The leader of Basra’s few remaining Christian families has said minorities fear a new Islamic State could rise in Iraq, bolstered by those the group had “brainwashed”, and said Baghdad failed to promote religious tolerance in a country scarred by years of sectarian war.
Archbishop Habib Jajou, the southern city’s Chaldean archbishop, told Middle East Eye that Baghdad policies, such as underplaying Iraq’s Christian heritage in school lessons, were compounding ignorance among a population which although segregated still enjoyed cultural diversity.
He added that Islamic State may have been defeated in Mosul, but a new generation of Iraqis brought up on a decade of intolerance could themselves become radicalised unless more was done to promote acceptance.
“There were many, many people under the control of Daesh and who have been brainwashed,” he said during a visit to London, and cited a Sunni girl forced from Mosul who refused food parcels from the “blasphemers” of a Christian charity. She was one of “many examples”, he added.
“We hope Daesh will be uprooted from Iraq, but we are afraid of a new Daesh,” he said. “There are millions of illiterate, youth and children, on the streets, begging; it’s chaotic. There are two parts of the population – one of those is living according to the sixth, seventh, or fourteenth century; the mentality is very old.”
Jajou, whose congregation has shrunk to a few hundred families since the 2003 US invasion, said the education ministry must do more to educate the people, and allow pre-Islamic history onto the curriculum to acknowledge the legitimacy of all of Iraq’s communities.
“They focus on Islamic history; they greatly underplay Christianity. We have complained many, many times,” he said.
The archbishop, who previously spent time in London as leader of Ealing’s Chaldean community, added that Iraq’s education ministry was being slow to re-open schools that had shut during years of violence.
“The ministry for education is not doing well at educating people,” he said, stating there were millions now classed as illiterate. Official figures put the total at about eight million, a dramatic decline since the era of Saddam Hussein when almost 100 percent of Iraqis were literate.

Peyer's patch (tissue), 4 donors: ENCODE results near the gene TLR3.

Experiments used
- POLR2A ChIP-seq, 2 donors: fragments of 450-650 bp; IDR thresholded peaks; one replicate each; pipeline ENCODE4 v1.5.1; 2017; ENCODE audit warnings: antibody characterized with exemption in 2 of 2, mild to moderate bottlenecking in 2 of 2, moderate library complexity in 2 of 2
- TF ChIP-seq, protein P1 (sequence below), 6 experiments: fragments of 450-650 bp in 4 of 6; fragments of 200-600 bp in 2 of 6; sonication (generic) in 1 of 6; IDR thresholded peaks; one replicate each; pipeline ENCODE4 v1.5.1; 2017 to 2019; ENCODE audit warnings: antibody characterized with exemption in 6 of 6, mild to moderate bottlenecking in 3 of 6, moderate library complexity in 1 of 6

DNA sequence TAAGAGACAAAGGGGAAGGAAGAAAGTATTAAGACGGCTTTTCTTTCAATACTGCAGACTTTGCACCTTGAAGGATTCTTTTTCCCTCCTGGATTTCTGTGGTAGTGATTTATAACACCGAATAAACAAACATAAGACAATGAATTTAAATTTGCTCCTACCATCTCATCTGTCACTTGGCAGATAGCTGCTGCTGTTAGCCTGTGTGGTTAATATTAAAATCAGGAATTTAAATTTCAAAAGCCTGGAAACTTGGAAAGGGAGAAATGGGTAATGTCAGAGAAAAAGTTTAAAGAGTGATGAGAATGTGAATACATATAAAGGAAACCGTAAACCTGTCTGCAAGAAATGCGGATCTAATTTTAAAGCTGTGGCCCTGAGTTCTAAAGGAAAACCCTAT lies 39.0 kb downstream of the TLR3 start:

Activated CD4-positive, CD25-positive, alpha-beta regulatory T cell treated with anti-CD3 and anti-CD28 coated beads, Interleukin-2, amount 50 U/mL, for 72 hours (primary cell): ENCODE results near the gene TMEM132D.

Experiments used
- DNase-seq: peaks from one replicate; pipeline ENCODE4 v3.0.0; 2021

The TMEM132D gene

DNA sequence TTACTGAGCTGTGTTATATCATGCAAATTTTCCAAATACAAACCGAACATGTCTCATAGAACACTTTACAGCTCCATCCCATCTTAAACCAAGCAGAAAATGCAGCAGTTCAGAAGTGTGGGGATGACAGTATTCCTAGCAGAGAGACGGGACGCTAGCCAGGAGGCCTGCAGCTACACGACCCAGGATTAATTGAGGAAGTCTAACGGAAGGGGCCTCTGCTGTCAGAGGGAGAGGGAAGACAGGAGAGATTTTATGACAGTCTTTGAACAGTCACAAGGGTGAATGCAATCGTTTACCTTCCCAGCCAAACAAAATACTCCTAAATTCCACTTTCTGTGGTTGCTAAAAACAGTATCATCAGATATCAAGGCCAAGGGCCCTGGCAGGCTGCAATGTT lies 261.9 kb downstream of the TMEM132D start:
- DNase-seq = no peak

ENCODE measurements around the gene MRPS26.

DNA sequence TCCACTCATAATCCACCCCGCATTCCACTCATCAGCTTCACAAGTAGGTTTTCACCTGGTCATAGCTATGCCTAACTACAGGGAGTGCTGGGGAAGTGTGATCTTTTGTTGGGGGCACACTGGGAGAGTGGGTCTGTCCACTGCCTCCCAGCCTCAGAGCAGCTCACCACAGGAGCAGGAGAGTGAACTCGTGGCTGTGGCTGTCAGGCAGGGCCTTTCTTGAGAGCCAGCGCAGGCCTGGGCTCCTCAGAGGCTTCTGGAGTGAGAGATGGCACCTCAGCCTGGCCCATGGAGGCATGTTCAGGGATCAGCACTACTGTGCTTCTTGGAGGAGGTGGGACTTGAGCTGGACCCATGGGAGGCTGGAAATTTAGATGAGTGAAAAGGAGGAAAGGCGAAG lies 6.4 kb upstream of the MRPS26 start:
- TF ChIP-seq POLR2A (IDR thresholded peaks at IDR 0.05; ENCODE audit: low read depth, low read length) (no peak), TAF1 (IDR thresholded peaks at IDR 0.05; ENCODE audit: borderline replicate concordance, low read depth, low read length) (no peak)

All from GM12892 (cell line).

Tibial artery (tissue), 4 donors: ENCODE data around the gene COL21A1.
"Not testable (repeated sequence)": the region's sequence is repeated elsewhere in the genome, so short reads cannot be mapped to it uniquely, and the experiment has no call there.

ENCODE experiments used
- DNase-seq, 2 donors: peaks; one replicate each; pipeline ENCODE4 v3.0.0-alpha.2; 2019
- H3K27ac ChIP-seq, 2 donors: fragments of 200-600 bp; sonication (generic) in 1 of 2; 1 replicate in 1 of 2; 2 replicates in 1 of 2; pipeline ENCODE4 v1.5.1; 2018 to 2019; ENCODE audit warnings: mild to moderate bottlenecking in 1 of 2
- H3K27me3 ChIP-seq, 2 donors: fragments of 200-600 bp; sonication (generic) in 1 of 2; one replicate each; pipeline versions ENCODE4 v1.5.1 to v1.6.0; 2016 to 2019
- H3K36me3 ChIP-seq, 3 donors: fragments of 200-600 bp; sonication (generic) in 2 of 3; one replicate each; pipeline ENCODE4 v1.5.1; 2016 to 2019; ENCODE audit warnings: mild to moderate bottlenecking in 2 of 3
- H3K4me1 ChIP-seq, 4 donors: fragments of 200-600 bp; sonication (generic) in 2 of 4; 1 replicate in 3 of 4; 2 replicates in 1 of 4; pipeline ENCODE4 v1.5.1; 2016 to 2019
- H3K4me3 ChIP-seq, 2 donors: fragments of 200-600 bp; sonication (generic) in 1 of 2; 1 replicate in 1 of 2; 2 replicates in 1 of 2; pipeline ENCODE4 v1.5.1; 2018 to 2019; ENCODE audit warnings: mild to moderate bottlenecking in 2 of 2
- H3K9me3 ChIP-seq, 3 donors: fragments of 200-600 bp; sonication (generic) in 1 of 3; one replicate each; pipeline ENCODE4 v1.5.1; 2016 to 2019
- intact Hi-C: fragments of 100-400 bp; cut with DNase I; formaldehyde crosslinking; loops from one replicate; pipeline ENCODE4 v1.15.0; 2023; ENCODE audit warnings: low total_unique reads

Another source of radicalisation was hate speech, he said. “There are still fanatical religious leaders in Iraq, who defame Jews and Christians,” he said.
Iraq’s population as a whole was divided in two ways, the cleric said, firstly between progressives in favour of multi-culturalism and women’s rights, and religious leaders who would take people back to the past.
Another divide, he said, lay between Iraq’s Sunni and Shia. “The Shia in the south still hate all members of [Saddam Hussein’s] Baath party.
“Fourteen years on, the Baath are still blamed if anything goes wrong. There should be forgiveness… If the [Shia-majority] parliament in Baghdad comes together and reconciles with the Sunni, there will be a future for this country. Otherwise the violence will continue unlimited.”
However in the south, there had been a “substantial change” in attitudes towards Christians.
Younger Shia wanted to explore their Babylonian and Chaldean heritage, he said, and he praised the Basra museum, which opened last autumn with assistance from the British army and the British museum, for including these ancient chapters in their exhibits.
He added that Catholics and Evangelicals in Basra run three nurseries, three nursing homes, a library and computing classes for Muslims and Christians.
Local Shia were also showing a huge interest in understanding Christians’ beliefs.
“In the last eight months heads of many local universities and technical colleges came to the diocese,” he recounted.
“They realised that since 2003, a gap has opened up in people’s knowledge about Christianity. They took 1,300 copies of the Bible to understand.
“Local Shia are encouraged by their religious leaders to come to church, to know something about Christ.”
Jesus is mentioned in the Quran as the prophet Issa, and a whole chapter, or Sura, is devoted to Mary (Mariam).
The Church in Basra is having to transform itself to survive, depleted by violence and emigration.
There were about 5,000 Christian families in the city in the 1960s. The southern diocese is now home to just 350, including 23 refugee families from areas seized by IS three years ago.
Some of those families have been housed in the six churches that are no longer required for worship. A year ago the cleric predicted: “In three years’ time I will be the last Christian in Basra and the surrounding area.”
Last of the Chaldeans
Asked if he still believed this, he replied: “I said then, ‘if the situation is the same’. But this month three more Christian families left Basra.”
Although the extremist violence has been quelled, young Iraqi Christians still talked about wanting to emigrate because of the insecurity and poor economic prospects.
Christians in Basra faced discrimination when applying for jobs, he said, and some had told him they had been asked to produce proof of membership of an Islamic political party in order to be offered a position.
“There’s no monitoring of incitement or discrimination,” he added.
In addition, the leader of the Mandaean community in Basra, who revere John the Baptist, had told him he was afraid to remain in Iraq and wanted to emigrate with the city’s last 350 Mandaean families.